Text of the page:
Sumerian Cuneiform Terracotta Tablet

SKU LSO.1031
Circa

2029 BC to 2028 BC

Dimensions

2.5″ (6.4cm) high x 1.75″ (4.4cm) wide

Medium

Terracotta

Origin

Eastern Mediterranean

Gallery Location

UK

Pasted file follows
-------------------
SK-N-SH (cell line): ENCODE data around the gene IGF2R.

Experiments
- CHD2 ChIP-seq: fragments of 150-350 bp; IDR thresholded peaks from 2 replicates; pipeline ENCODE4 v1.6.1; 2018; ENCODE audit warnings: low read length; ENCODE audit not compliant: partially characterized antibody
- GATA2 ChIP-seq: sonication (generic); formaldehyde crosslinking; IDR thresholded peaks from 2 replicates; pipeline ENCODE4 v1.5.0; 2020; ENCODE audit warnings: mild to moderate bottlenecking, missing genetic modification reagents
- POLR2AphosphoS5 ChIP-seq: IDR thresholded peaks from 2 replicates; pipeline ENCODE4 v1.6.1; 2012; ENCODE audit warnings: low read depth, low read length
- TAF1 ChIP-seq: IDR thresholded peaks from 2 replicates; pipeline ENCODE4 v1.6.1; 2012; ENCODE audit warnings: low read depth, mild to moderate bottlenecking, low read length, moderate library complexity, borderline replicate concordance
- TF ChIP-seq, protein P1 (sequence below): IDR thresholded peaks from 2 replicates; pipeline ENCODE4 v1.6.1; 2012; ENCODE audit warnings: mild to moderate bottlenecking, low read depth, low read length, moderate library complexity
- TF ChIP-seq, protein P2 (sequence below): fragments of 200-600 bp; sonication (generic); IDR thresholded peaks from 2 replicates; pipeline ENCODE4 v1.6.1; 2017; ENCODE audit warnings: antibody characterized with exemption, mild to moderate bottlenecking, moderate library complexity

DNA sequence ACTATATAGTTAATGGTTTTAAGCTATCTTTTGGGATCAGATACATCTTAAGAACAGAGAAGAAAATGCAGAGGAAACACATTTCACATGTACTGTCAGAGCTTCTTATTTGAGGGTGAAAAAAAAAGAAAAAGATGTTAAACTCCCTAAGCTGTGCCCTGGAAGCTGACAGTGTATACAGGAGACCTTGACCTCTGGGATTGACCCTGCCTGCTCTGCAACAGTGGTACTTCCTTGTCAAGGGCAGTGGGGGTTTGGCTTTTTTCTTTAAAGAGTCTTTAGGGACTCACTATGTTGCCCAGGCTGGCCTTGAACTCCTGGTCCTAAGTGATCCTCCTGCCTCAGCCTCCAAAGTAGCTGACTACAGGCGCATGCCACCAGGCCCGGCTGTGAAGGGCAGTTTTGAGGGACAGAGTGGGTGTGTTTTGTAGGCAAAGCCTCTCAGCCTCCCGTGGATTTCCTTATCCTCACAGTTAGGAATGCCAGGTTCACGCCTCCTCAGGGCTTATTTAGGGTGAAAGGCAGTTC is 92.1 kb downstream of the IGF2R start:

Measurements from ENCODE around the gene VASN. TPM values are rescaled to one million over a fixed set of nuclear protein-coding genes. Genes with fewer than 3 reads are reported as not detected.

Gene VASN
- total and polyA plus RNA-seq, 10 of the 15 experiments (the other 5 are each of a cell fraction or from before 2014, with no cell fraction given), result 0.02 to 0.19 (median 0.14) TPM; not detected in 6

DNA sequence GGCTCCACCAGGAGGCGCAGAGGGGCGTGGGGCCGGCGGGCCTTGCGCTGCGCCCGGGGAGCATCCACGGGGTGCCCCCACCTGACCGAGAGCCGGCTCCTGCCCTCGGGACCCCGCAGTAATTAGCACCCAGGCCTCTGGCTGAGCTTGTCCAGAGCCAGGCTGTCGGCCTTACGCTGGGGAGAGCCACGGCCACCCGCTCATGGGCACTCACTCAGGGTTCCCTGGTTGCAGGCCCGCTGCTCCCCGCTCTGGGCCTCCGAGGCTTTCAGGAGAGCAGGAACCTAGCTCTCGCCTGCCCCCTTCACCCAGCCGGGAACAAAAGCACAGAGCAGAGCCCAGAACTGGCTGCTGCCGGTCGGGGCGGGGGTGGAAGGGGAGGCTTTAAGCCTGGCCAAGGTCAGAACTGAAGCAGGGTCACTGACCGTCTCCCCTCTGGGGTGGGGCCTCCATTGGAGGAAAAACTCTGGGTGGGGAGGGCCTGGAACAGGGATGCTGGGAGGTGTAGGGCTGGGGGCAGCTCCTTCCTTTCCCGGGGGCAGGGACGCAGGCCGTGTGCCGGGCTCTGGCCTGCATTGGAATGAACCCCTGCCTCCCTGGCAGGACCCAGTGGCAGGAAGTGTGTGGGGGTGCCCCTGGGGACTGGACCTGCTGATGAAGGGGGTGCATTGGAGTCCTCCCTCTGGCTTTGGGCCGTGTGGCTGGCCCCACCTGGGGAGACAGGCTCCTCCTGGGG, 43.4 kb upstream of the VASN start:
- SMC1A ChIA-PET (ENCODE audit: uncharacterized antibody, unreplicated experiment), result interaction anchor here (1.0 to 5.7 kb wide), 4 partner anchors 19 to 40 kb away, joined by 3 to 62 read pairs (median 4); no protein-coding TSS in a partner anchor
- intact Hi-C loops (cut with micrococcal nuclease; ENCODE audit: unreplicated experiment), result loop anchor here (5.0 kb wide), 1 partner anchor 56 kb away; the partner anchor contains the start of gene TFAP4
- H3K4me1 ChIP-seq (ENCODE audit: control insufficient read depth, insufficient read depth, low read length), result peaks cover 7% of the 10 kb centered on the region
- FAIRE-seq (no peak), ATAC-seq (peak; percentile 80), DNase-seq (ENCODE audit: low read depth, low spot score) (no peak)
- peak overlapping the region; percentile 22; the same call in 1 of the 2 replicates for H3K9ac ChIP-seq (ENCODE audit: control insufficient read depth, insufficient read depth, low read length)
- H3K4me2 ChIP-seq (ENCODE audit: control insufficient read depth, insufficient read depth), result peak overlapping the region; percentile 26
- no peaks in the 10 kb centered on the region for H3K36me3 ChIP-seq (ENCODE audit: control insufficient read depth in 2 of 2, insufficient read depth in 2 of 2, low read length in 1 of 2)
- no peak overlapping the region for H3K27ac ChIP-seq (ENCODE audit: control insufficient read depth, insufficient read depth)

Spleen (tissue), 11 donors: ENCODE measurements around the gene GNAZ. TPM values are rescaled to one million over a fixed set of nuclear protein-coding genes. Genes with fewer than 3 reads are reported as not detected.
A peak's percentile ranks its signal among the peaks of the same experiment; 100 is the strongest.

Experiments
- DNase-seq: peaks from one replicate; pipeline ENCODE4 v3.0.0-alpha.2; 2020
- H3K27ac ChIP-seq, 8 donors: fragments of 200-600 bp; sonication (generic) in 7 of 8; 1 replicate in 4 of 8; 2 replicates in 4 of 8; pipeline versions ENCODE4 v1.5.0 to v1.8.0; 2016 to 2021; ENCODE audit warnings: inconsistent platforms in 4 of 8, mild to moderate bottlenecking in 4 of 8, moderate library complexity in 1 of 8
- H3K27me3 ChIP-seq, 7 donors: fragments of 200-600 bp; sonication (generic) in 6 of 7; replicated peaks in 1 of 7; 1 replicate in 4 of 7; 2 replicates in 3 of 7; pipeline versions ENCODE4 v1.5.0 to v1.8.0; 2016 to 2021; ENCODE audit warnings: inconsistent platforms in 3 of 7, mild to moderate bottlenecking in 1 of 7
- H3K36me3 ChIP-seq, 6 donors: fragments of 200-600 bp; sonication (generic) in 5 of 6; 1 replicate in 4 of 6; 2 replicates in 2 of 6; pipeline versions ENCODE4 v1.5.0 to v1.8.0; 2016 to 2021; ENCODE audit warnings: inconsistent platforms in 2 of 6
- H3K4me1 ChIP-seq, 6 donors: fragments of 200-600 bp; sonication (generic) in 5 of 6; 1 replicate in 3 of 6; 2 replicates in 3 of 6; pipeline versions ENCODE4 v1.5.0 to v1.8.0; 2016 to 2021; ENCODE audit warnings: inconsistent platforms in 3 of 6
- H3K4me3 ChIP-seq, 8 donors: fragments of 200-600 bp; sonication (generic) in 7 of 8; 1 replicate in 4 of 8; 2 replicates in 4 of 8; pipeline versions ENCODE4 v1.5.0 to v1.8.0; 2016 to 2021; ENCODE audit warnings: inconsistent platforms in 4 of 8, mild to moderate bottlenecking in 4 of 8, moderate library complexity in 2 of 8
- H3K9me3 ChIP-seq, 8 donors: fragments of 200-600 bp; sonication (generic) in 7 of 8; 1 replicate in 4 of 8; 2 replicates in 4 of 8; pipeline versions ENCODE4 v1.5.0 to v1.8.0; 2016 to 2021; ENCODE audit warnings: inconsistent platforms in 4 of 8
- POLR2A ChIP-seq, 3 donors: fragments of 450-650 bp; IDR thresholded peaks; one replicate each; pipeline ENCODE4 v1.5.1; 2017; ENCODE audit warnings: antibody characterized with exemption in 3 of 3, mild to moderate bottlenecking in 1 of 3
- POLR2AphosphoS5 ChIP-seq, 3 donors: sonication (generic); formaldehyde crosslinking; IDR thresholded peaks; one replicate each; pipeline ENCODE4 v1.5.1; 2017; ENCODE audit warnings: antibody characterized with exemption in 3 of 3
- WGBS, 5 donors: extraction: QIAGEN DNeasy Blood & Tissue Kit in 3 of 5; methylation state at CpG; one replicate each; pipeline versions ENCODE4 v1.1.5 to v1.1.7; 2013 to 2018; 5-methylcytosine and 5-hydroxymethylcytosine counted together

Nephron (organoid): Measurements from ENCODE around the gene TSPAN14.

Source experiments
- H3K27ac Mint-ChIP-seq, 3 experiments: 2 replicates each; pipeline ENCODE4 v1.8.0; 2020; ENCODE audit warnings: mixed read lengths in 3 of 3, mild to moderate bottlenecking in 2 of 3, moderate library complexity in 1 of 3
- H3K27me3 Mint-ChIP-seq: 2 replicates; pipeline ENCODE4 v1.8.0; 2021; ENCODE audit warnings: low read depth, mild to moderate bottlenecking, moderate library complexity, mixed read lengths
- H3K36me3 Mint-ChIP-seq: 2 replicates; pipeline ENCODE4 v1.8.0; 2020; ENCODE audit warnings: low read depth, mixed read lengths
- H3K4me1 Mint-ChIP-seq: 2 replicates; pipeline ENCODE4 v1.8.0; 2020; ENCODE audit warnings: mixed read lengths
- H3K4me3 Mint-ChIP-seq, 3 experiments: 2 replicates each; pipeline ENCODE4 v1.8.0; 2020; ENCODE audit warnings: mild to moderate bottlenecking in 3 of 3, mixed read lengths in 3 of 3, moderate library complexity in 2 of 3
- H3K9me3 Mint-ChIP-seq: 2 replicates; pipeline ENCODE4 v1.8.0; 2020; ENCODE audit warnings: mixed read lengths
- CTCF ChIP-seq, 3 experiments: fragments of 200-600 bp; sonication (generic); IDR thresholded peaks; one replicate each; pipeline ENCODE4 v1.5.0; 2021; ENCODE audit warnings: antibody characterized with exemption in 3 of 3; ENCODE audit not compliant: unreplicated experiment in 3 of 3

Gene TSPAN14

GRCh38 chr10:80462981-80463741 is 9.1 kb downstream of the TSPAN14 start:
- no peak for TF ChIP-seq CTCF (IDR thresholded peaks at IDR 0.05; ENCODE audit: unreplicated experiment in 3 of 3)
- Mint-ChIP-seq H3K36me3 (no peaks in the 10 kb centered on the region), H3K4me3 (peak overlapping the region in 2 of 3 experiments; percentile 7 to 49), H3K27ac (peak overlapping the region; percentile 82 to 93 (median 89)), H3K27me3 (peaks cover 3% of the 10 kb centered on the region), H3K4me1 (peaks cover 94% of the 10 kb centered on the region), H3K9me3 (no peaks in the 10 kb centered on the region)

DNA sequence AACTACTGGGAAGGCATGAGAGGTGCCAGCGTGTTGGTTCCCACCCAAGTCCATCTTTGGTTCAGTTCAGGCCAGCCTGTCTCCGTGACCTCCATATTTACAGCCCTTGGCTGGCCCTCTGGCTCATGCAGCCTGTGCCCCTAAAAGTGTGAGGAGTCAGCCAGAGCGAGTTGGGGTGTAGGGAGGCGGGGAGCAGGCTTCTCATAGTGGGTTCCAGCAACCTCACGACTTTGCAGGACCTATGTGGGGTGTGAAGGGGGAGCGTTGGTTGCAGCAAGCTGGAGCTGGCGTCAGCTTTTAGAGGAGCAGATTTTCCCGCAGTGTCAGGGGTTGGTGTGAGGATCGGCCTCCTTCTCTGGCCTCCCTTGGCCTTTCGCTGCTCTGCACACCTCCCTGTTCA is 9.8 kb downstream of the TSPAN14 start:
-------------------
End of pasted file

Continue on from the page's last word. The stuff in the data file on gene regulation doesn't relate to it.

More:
Sumerian cuneiform is one of the earliest known forms of written expression. First appearing in the 4th millennium BC in what is now Iraq, it was dubbed cuneiform (‘wedge-shaped’) because of the distinctive wedge form of the letters, created by pressing a reed stylus into wet clay. Early Sumerian writings were essentially pictograms, which became simplified in the early and mid 3rd millennium BC to a series of strokes, along with a commensurate reduction in the number of discrete signs used (from c.1500 to 600). The script system had a very long life, and was used by the Sumerians as well as numerous later groups – notably the Assyrians, Elamites, Akkadians and Hittites – for around three thousand years. Certain signs and phonetic standards live on in modern languages of the Middle and Far East, but the writing system is essentially extinct. It was therefore cause for great excitement when the ‘code’ of ancient cuneiform was cracked by a group of English, French and German Assyriologists and philologists in the mid 19th century AD. This opened up a vital source of information about these ancient groups that could not have been obtained in any other way. Cuneiform was used on monuments dedicated to heroic – and usually royal – individuals, but perhaps it’s most important function was that of record keeping. The palace-based society at Ur and other large urban centres was accompanied by a remarkably complex and multifaceted bureaucracy, which was run by professional administrators and a priestly class, all of whom were answerable to central court control. Most of what we know about the way the culture was run and administered comes from cuneiform tablets, which record the everyday running of the temple and palace complexes in minute detail, as in the present case. The Barakat Gallery has secured the services of Professor Lambert (University of Birmingham), a renowned expert in decipherment and translation of cuneiform, to examine and process the information on these tablets. His analysis is presented here. Clay Tablet, 65 x 45 mm, with 16 lines of Sumerian Cuneiform This is almost perfectly preserved and every sign is legible. The ancient scribe erased the final line he wrote, which may have been the date. The tablet is an administrative document from the period of the Third Dynasty of Ur, and concerns weaving. Translation: 29 full-rations slave girls 60 half-rations slave girls Month: the plow, end of 7th day, from Year: the high priestess of Eridu was chosen To: Month: Shunigal Year: the high priestess of Nanna of Karzida was installed Years: 2 Months: 11 and 23 days Their rations: 10200: 213 ½ slave girls per diem 5 complete cloth beams, 20…… Ur-Hendursag, clerk of the weavers, received From Puzur-Adad, foreman of the weavers This is a monthly kind of balance sheet for an ancient Sumerian textile factory, which employed slave girls for most of the labour. It was compiled at the end of a calendar month (7 and 23 add up to 30: the days of a Sumerian month, which was lunar). The calculations require comment. The first year-name is that of the 8th year of Amar-Sin, third king of the Third Dynasty of Ur, c. 2029 BC, and the second year name is that of the 9th year of the same king, so c. 2028 BC. So two years are involved, but by our method of subtracting the period would be one year only. And in fact the period was less than 12 months: only 11 months 23 days. The totals however are not explained. One may guess that 10200 means that number of silas of barley, the normal payment in such factories, and the total stated was no doubt obtained simply from records of the quantity of barley issued by the paymaster, but how the 213 ½ was obtained is not clear. The half is well known in such documents, and is easily explicable as a statistic from “full-time equivalents” being calculated from many part- time workers. The cloth beams and the “20……” (a word of unknown meaning, but definitely part of a loom) show that these slave girls wore out the looms from time to time. – (LSO.1031)

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